A diet rich in starchy foods may have led to high rates of tooth decay in ancient hunter-gatherers, says a new study published in the Proceedings of the National Academy of Sciences.
Research by a team from Oxford University, the Natural History Museum, London, and the National Institute of Archaeological Sciences and Heritage (INSAP) in Morocco challenges the long-held view that dental disease was linked to the advent of farming. Their research shows widespread tooth decay occurred in a hunter-gathering society in Morocco several thousand years before the dawn of agriculture.
The research team analysed 52 sets of adult teeth from hunter-gatherer skeletons found in Taforalt in Morocco, dating between 15,000 and 13,700 years ago. Unexpectedly, they found evidence of decay in more than half of the surviving teeth, with only three skeletons showing no signs of cavities. Previously, scholars had thought that high rates of dental disease were associated with agricultural societies that grew domesticated plant crops.
Archaeological deposits at Taforalt include a deep ashy layer with exceptionally well preserved charred plant remains. Excavations revealed evidence of the systematic harvesting and processing of wild foods, including sweet acorns, pine nuts and land snails.
Professor Nick Barton of the Institute of Archaeology at the University of Oxford, and a co-director of the excavations at Taforalt, said: 'This study reveals for the first time that at both ends of the Mediterranean, hunter-gatherers had started to eat a variety of different foods and were becoming more settled long before the advent of farming. It is clear changes happened on a very wide scale and we must now consider whether climate change was the major contributory factor.'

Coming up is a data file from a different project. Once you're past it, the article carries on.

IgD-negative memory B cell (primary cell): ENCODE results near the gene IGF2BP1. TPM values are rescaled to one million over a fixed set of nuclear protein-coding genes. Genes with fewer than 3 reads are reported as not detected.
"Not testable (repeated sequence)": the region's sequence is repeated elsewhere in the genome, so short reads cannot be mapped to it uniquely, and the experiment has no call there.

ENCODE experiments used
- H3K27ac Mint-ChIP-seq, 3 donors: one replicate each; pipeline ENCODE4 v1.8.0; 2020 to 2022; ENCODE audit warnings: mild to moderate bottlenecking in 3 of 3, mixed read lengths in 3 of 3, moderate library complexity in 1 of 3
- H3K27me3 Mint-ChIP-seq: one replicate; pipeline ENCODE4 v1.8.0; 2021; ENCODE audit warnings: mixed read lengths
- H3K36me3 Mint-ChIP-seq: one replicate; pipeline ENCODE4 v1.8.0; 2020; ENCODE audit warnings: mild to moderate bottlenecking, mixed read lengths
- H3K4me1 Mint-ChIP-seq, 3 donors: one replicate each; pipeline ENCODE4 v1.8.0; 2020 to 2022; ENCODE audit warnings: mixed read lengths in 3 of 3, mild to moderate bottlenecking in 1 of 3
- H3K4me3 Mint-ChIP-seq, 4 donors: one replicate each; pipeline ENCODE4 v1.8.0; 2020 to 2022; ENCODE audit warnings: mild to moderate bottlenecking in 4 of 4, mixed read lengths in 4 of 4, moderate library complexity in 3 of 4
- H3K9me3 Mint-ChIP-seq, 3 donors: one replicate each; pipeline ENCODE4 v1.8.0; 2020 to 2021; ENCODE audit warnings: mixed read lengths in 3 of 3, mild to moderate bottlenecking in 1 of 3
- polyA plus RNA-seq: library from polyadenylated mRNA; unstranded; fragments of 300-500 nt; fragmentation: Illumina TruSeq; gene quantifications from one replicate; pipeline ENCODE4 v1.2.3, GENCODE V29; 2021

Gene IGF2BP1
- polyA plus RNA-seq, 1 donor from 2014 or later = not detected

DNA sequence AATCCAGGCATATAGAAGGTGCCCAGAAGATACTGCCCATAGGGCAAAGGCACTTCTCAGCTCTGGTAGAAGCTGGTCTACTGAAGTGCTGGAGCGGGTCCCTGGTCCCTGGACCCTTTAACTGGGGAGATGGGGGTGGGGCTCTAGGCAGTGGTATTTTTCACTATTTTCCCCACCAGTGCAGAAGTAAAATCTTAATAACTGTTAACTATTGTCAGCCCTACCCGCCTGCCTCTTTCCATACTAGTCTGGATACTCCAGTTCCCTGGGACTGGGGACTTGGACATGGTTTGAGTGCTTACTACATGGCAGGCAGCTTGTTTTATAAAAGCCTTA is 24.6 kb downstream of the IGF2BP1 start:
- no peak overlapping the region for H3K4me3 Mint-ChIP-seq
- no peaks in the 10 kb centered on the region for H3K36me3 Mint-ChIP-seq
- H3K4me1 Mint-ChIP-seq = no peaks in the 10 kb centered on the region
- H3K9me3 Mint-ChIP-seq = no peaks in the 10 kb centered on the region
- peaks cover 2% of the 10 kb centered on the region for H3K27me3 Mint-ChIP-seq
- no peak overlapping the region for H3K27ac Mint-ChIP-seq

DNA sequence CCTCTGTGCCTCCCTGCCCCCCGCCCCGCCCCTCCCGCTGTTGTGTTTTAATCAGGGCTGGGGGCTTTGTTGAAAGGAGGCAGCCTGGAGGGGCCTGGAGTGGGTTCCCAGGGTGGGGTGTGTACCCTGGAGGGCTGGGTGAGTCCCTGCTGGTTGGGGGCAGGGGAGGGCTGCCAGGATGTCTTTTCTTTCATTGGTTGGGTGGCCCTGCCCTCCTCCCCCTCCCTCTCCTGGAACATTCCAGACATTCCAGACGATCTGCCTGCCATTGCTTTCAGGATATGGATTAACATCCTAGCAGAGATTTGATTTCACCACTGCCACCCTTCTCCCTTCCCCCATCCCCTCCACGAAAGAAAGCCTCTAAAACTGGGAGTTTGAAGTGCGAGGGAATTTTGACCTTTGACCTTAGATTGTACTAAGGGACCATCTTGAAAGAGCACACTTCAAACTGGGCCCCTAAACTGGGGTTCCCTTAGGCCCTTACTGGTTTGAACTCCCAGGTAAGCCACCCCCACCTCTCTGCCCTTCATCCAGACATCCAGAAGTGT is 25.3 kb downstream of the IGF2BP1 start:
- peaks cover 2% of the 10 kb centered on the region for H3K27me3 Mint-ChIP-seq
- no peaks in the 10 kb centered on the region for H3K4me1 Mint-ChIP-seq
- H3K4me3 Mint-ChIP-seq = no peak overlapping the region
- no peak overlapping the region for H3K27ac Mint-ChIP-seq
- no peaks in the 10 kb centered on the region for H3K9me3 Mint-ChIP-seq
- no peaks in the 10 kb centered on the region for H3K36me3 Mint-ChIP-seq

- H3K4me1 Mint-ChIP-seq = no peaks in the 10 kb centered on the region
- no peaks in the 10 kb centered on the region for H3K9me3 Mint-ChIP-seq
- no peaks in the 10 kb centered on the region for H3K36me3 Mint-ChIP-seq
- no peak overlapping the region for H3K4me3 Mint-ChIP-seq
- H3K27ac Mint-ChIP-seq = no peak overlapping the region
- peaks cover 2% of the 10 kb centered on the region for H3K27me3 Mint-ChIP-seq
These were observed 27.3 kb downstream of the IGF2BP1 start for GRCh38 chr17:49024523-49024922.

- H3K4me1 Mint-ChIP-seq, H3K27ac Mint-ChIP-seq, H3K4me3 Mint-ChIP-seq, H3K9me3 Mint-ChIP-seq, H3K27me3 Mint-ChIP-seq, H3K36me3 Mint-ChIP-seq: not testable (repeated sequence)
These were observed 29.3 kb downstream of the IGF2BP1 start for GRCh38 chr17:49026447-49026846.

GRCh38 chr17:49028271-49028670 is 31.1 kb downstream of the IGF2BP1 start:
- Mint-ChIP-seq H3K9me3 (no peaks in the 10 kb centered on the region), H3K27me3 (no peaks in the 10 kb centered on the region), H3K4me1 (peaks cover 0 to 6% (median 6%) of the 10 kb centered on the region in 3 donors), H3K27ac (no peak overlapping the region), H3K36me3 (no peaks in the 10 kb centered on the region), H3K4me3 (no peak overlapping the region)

Dr Isabelle de Groote from the Natural History Museum said: 'These people's mouths were often affected by both cavities in the teeth and abscesses, and they would have suffered from frequent toothache.'
Jacob Morales, the team's palaeobotanist, added: 'We use the charred fragments to identify plants that were carried back to the cave, including foods items such as acorns and pine nuts, and grasses that were used to make baskets.'
Lead researcher Dr Louise Humphrey, human origins researcher at the Natural History Museum, said: 'A reliance on edible acorns as a staple food could account for the high prevalence of cavities in the teeth found at Taforalt since eating fermentable carbohydrates is a key factor in the initiation and progression of this disease.
'The acorns may have been boiled or ground to make flour; cooking the acorns would have added to their stickiness, and abrasive particles from grindstones contributed to rapid tooth wear so that caries started to form on the roots of the teeth.'